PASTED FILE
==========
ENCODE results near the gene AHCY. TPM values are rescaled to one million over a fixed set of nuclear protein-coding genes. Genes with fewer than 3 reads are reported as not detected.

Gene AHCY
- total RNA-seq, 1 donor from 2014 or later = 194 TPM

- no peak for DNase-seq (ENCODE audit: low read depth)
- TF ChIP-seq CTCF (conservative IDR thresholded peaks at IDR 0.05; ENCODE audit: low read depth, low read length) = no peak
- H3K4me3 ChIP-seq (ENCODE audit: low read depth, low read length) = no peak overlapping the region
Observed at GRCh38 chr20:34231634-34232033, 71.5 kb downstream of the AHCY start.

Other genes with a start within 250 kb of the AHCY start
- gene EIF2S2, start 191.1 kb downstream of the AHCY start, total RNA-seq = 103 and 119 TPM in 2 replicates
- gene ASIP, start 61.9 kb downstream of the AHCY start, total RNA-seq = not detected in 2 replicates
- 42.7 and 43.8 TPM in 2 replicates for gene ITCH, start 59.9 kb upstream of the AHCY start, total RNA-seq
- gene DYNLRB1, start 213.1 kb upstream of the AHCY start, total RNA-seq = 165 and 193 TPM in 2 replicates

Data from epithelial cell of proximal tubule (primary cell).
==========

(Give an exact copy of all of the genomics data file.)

ENCODE results near the gene AHCY. TPM values are rescaled to one million over a fixed set of nuclear protein-coding genes. Genes with fewer than 3 reads are reported as not detected.

Gene AHCY
- total RNA-seq, 1 donor from 2014 or later = 194 TPM

- no peak for DNase-seq (ENCODE audit: low read depth)
- TF ChIP-seq CTCF (conservative IDR thresholded peaks at IDR 0.05; ENCODE audit: low read depth, low read length) = no peak
- H3K4me3 ChIP-seq (ENCODE audit: low read depth, low read length) = no peak overlapping the region
Observed at GRCh38 chr20:34231634-34232033, 71.5 kb downstream of the AHCY start.

Other genes with a start within 250 kb of the AHCY start
- gene EIF2S2, start 191.1 kb downstream of the AHCY start, total RNA-seq = 103 and 119 TPM in 2 replicates
- gene ASIP, start 61.9 kb downstream of the AHCY start, total RNA-seq = not detected in 2 replicates
- 42.7 and 43.8 TPM in 2 replicates for gene ITCH, start 59.9 kb upstream of the AHCY start, total RNA-seq
- gene DYNLRB1, start 213.1 kb upstream of the AHCY start, total RNA-seq = 165 and 193 TPM in 2 replicates

Data from epithelial cell of proximal tubule (primary cell).